This finding may seem at odds with Schaffner’s research, which found that antimicrobial soaps were slightly more effective than plain soaps at removing germs. But this difference, though statistically significant, may not lead to real-world reductions in illness transmission. Schaffner says he believes that antibacterial agents can help cut down on foodborne illness if used by food workers. But when it comes to at-home use in the battle against Covid-19, he says antibacterials likely don’t outperform plain soap. “We don’t know for sure, because the work hasn’t been done on viruses, but there is probably not a meaningful difference in benefit,” he says.
On the contrary, antibacterials may come with some risks. In 2016, the U.S. Food and Drug Administration ruled that soap manufacturers could no longer market soap products containing certain antibacterial ingredients, most notably the chemicals triclosan and triclocarban, which at that time were widely used. Based in part on Aiello’s research, the FDA determined that the effectiveness of these chemicals was unproven. They also pointed to research that found long-term use of these chemicals may cause unhealthy hormone changes.
“When triclosan interacts with sunlight, it turns into dioxin, and some types of dioxin are very carcinogenic,” says Patrick McNamara, an associate professor of environmental engineering at Marquette University who has studied the potential risks of antibacterials — including their ability to encourage antibiotic resistance and disrupt healthy microbe communities. Some animal research has also linked adult exposure to the antibacterial chemical triclocarban to unhealthy microbiome alterations in their offspring.
While today’s antibacterial soaps don’t contain triclosan, triclocarban, or any of the other banned ingredients, McNamara says the replacement antibacterial chemicals may turn out to have risks of their own. “I think soap companies pretty much know you don’t need this stuff, but they keep making them because they know there’s a market for it,” he says. “People would be better off using regular soap.”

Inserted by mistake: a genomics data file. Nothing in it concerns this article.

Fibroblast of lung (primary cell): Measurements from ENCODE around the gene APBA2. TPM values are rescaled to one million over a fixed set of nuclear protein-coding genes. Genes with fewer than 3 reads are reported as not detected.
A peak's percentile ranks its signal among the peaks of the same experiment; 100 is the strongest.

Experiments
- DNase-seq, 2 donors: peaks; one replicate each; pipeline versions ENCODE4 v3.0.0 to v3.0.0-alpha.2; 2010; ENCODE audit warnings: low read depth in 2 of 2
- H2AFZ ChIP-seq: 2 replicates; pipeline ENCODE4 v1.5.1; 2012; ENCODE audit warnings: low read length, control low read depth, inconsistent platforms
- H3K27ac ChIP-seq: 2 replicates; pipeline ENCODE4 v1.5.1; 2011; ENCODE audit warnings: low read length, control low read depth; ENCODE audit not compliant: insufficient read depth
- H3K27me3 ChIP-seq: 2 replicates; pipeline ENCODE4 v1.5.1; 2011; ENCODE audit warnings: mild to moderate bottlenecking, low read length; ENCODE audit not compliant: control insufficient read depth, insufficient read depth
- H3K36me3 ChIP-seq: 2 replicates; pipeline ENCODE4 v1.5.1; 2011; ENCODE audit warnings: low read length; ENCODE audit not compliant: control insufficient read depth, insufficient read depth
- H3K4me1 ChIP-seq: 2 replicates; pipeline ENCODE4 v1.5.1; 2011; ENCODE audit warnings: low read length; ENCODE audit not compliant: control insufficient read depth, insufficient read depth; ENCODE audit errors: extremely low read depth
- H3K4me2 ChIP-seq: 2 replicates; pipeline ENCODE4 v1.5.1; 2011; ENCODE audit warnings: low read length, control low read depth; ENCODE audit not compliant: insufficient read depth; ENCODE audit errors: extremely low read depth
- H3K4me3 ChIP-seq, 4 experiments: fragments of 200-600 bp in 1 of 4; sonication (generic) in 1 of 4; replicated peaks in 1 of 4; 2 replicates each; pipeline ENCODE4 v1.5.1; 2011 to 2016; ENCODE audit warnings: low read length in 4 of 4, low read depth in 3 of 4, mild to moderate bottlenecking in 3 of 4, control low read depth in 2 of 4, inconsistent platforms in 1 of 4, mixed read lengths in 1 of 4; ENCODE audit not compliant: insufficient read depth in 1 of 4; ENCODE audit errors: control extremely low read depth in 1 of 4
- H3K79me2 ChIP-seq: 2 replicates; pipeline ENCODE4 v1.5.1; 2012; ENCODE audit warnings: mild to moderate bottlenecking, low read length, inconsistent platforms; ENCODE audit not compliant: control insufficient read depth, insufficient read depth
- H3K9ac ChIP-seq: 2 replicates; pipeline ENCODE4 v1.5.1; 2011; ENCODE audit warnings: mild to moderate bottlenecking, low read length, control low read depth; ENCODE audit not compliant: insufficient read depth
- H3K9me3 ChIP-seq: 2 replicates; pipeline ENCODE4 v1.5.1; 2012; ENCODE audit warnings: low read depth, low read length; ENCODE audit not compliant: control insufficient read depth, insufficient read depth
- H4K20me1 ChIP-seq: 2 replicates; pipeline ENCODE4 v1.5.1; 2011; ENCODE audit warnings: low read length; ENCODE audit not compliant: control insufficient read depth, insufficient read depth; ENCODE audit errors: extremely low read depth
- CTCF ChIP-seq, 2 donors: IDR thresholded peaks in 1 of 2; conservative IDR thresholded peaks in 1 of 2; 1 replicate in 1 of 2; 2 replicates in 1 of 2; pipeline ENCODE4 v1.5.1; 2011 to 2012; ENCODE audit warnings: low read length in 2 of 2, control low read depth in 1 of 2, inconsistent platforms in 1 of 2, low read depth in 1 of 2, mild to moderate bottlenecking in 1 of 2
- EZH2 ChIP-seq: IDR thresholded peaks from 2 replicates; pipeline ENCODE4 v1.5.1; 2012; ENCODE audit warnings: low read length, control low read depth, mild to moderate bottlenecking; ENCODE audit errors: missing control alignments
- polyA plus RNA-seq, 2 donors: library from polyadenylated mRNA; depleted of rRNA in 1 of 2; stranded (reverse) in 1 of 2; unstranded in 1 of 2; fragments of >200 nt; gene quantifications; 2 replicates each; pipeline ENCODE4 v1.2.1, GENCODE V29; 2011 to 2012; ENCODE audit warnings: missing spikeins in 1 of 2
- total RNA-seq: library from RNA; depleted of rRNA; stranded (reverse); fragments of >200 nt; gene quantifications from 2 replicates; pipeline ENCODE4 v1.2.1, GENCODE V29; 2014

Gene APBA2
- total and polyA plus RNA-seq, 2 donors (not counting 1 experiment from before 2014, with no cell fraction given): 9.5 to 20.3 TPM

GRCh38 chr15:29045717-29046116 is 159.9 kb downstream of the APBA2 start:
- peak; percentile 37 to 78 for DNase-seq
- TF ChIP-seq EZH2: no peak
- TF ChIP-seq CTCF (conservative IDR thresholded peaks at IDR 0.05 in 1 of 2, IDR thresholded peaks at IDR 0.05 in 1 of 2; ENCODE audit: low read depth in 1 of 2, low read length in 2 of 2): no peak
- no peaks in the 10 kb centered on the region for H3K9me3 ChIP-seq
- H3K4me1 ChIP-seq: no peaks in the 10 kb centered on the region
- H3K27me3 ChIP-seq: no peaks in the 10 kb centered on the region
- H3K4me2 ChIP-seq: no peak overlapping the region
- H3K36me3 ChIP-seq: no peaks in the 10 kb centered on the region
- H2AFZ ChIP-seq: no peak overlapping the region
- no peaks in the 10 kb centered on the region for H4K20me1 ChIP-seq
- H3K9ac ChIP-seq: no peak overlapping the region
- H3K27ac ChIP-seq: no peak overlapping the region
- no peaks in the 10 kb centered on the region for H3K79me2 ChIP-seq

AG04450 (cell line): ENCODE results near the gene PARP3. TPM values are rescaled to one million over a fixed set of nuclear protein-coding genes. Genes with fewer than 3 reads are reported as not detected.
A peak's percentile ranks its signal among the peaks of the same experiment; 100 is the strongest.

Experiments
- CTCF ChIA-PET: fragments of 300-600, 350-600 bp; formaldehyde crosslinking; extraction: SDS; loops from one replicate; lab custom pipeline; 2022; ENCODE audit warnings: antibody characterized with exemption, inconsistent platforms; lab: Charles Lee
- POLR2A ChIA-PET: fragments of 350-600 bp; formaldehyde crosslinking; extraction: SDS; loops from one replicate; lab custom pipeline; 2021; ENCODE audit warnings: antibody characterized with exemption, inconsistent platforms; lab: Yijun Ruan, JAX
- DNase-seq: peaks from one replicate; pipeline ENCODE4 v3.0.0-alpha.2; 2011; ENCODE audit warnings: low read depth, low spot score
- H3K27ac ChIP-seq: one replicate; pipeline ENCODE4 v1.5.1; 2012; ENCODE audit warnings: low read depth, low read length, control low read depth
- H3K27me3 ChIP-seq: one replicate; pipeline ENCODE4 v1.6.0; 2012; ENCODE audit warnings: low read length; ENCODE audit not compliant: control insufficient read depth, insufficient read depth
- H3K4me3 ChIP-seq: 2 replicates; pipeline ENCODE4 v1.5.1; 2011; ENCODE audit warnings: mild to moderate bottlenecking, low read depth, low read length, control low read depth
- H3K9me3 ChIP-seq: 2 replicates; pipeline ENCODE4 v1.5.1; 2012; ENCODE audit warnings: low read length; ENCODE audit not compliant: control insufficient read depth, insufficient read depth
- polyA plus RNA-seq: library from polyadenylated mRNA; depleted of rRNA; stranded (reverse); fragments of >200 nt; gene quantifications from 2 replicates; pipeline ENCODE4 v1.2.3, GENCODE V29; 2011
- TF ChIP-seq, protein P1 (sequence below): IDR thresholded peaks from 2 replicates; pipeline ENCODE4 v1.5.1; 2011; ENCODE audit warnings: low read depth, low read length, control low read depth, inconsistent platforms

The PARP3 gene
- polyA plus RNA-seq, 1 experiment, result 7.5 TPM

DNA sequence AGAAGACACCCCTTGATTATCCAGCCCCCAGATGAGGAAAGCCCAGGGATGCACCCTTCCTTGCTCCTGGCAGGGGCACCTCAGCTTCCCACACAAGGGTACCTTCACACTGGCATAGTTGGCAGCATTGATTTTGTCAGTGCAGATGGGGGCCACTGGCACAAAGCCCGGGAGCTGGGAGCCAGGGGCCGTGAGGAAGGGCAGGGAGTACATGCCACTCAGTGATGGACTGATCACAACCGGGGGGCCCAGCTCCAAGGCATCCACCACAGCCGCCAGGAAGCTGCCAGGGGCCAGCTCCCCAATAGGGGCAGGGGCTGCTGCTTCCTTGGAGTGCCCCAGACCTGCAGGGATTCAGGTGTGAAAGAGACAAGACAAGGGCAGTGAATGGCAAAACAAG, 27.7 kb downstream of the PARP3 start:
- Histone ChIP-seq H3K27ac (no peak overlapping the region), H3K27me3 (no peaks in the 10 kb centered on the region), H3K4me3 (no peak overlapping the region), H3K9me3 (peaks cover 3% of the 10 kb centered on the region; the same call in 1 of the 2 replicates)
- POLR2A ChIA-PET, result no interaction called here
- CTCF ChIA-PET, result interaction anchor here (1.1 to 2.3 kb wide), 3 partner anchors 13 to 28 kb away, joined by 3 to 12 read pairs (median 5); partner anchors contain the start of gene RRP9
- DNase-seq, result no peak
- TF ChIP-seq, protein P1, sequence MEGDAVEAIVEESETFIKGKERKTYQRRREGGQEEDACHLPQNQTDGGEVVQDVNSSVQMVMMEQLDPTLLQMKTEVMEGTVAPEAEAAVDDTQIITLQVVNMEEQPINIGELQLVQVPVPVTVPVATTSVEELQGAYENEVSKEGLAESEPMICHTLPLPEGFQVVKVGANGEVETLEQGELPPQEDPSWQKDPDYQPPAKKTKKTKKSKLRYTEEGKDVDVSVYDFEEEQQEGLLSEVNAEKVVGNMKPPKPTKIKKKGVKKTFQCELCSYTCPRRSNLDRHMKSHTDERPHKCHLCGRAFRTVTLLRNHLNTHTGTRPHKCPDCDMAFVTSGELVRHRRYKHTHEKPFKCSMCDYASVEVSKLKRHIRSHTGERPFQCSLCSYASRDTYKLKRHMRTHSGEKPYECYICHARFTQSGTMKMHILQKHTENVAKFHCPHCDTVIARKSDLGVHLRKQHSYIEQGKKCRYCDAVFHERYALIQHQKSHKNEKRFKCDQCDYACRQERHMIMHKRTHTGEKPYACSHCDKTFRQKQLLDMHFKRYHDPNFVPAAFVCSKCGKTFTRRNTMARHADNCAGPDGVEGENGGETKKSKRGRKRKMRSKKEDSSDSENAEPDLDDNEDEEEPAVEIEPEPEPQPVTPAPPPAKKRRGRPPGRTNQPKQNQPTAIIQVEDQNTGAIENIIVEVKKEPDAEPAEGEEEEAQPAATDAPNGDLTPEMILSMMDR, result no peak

For those who want to take every step possible to rid their hands of Covid-19 particles, experts say it’s possible that washing your hands and then using hand sanitizer may provide greater protection. “Washing hands physically removes the virus, while hand sanitizer inactivates the virus,” McNamara says. Done properly, either one should get the job done. But doubling up could lead to a slight reduction in risk.
Just be sure to wash your hands before applying sanitizer, not vice versa. UNC’s Aiello says that if a person has physical grime on their hands — dirt, the remnants of a snotty sneeze, sticky gunk left behind after grocery shopping — that grime may contain virus particles that hand sanitizer can’t get to. “It’s hard to kill a virus that’s encapsulated in dirt or body fluids, so you need to wash before you sanitize,” she says.
To sum all this up, following the CDC’s recommendations — washing hands for at least 20 seconds with soap and water, and taking care to work the soap into the nails, gaps between fingers, and other neglected places — is the best way to rid mitts of pathogens. Researchers haven’t shown that antibacterial soaps are better at blocking the spread of viruses, and these products may come with health risks.